• Ask social media followers to perform actions on your website like filling out a survey.

If you want to convert your social media followers into lifelong donors, you need to provide all of the resources possible. With this in mind, be sure to promote your website whenever and wherever you can. 

5. Repurpose content

Buzzsumo recently reported that the average visitor only reads 25 percent of an article online. If you often write blog posts or other similar content for your nonprofit site, you likely worry that you spend a lot of time strategizing, planning, and creating content for it just not to be consumed! 

One way to gain more value from the work you’ve put in is to repurpose your website content on social media (and vice versa). But this doesn’t mean posting entire articles on your Facebook status or Instagram accounts. 

Re:charity’s multi-channel marketing guide says, “Be sure to consider each social media platform as individual entities. You can optimize your organization’s strategy for the specific platforms you choose. For instance, Instagram is best used for images, Twitter for quick updates, Facebook for long-form content, and more.”

Here are some tips you can use to repurpose website and social media content:

  • Turn actionable content and graphs from blog posts into text-based social media posts.
  • Use a particularly powerful statistic or quote from a blog post and make it into a branded graphic to share on social media. 
  • Create a meme to post on social media related to your content and links back to your site. (Make sure this medium is appropriate with your brand voice and audience)  
  • Create an infographic to visually outline content from a blogpost. 
  • Repurpose a blogpost into a branded digital resource and promote this link within your social media posts. 
  • Turn a popular blog post series into a video series that you post on your feed or stories, or share via live video.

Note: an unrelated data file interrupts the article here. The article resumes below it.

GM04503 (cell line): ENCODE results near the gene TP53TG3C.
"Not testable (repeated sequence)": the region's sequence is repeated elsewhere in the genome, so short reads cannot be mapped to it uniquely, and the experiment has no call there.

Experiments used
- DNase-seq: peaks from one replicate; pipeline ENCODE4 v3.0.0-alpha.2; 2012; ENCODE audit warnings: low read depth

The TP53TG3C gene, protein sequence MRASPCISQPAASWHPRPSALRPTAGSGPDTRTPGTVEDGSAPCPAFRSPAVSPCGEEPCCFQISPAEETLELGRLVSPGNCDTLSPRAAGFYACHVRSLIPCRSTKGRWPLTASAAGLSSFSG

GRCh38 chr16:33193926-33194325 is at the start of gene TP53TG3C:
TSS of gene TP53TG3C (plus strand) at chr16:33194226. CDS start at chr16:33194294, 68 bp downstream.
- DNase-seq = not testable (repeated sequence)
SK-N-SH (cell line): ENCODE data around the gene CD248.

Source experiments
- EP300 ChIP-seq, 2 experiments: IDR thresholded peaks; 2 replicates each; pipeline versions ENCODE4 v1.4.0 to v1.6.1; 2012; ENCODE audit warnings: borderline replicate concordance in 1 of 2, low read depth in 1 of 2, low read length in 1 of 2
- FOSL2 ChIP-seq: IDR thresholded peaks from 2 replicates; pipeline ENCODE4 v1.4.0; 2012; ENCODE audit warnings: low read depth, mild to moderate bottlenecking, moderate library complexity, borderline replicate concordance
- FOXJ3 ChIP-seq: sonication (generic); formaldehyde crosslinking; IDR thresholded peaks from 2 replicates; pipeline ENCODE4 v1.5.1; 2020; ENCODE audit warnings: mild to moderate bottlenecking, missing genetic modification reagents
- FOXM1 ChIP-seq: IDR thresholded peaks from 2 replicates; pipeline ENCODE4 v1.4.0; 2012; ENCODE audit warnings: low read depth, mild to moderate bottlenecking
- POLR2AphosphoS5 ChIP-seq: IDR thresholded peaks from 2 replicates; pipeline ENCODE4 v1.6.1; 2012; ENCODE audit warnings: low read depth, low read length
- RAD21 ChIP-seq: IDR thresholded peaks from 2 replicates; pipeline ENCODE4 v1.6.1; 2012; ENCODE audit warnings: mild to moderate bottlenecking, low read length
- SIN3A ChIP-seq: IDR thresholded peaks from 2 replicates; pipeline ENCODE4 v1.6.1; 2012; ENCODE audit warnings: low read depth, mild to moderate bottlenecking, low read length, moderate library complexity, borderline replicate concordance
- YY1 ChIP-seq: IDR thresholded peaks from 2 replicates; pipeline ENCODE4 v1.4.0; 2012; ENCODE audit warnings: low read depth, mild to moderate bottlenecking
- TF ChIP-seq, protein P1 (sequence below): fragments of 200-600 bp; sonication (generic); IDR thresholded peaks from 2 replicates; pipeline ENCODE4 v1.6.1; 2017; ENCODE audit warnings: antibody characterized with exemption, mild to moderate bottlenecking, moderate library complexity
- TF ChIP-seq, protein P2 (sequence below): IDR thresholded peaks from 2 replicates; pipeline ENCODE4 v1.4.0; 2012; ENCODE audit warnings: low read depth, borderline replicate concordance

If you want to successfully reach your nonprofit online donors, you already know to use multiple marketing channels. To save some time and better align your different channel’s strategies, consider repurposing content but still keeping in mind each outlet’s specific medium nuances. 

6. Measure KPIs to maximize efforts

Last, but certainly not least, if you want to align your web design and social media marketing content consistently, you need to use data.

Data from your website and social media analytics can help measure effectiveness, optimize future content, and create a more cohesive digital strategy. To capture and organize your data and gain insight from it, set key performance indicators (KPIs). These are metrics that you can use to determine the success of a marketing campaign. 

If you notice that KPI is lapsing, it’s a good indicator that the strategy used isn’t garnering the expected results and needs improving.

Here are some KPIs you might set to track your website and social media marketing success:

  • Website total sessions
  • Average site session duration
  • Website page views
  • Website organic views.
  • Social media follower count
  • Social media total engagements
  • New social media leads 

Keeping track of data is especially valuable if you’re focused on aligning your web and social media marketing efforts. This is because it’s impossible to ensure that your content will be engaging on every platform. 

Your Twitter audience might be interested in topics that your website audience doesn’t care about. With concrete data, you can better determine how your nonprofit content is consumed on different platforms and pivot or continue strategies accordingly. 

Your nonprofit’s marketing strategy has multiple moving components that can be difficult to juggle the larger your engagements become. Aligning your digital strategy across platforms and channels can help you better target key audiences and create engaging content. Use the tips above to create a cohesive brand and content strategy for your nonprofit website and social media accounts. Good luck!